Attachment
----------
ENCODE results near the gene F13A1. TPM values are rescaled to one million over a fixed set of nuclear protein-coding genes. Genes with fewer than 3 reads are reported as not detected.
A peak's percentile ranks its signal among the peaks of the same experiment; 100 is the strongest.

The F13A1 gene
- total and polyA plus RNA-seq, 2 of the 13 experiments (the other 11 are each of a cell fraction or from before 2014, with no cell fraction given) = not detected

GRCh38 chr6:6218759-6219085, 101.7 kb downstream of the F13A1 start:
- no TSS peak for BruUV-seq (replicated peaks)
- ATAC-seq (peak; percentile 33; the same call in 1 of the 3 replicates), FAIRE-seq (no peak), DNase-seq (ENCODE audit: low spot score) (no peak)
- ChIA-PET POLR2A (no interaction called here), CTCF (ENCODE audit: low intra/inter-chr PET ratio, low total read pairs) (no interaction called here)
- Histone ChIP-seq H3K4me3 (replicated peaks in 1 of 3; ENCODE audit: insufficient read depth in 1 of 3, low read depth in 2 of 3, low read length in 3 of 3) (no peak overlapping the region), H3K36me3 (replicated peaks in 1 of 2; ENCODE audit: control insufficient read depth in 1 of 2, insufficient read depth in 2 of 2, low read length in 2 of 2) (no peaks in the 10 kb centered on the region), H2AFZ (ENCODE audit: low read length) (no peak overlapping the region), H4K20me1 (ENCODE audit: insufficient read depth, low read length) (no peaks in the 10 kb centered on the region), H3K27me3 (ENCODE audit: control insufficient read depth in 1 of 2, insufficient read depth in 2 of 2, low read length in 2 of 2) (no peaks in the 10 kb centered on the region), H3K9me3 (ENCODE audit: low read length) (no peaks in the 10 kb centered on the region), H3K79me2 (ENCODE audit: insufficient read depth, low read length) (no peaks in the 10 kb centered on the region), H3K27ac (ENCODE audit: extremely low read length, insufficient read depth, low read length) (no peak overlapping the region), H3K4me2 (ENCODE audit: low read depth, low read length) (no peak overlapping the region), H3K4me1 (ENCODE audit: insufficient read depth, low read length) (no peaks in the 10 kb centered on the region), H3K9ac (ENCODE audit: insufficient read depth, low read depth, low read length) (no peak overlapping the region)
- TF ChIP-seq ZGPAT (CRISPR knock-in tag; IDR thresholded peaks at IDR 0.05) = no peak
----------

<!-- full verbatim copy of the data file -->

ENCODE results near the gene F13A1. TPM values are rescaled to one million over a fixed set of nuclear protein-coding genes. Genes with fewer than 3 reads are reported as not detected.
A peak's percentile ranks its signal among the peaks of the same experiment; 100 is the strongest.

The F13A1 gene
- total and polyA plus RNA-seq, 2 of the 13 experiments (the other 11 are each of a cell fraction or from before 2014, with no cell fraction given) = not detected

GRCh38 chr6:6218759-6219085, 101.7 kb downstream of the F13A1 start:
- no TSS peak for BruUV-seq (replicated peaks)
- ATAC-seq (peak; percentile 33; the same call in 1 of the 3 replicates), FAIRE-seq (no peak), DNase-seq (ENCODE audit: low spot score) (no peak)
- ChIA-PET POLR2A (no interaction called here), CTCF (ENCODE audit: low intra/inter-chr PET ratio, low total read pairs) (no interaction called here)
- Histone ChIP-seq H3K4me3 (replicated peaks in 1 of 3; ENCODE audit: insufficient read depth in 1 of 3, low read depth in 2 of 3, low read length in 3 of 3) (no peak overlapping the region), H3K36me3 (replicated peaks in 1 of 2; ENCODE audit: control insufficient read depth in 1 of 2, insufficient read depth in 2 of 2, low read length in 2 of 2) (no peaks in the 10 kb centered on the region), H2AFZ (ENCODE audit: low read length) (no peak overlapping the region), H4K20me1 (ENCODE audit: insufficient read depth, low read length) (no peaks in the 10 kb centered on the region), H3K27me3 (ENCODE audit: control insufficient read depth in 1 of 2, insufficient read depth in 2 of 2, low read length in 2 of 2) (no peaks in the 10 kb centered on the region), H3K9me3 (ENCODE audit: low read length) (no peaks in the 10 kb centered on the region), H3K79me2 (ENCODE audit: insufficient read depth, low read length) (no peaks in the 10 kb centered on the region), H3K27ac (ENCODE audit: extremely low read length, insufficient read depth, low read length) (no peak overlapping the region), H3K4me2 (ENCODE audit: low read depth, low read length) (no peak overlapping the region), H3K4me1 (ENCODE audit: insufficient read depth, low read length) (no peaks in the 10 kb centered on the region), H3K9ac (ENCODE audit: insufficient read depth, low read depth, low read length) (no peak overlapping the region)
- TF ChIP-seq ZGPAT (CRISPR knock-in tag; IDR thresholded peaks at IDR 0.05) = no peak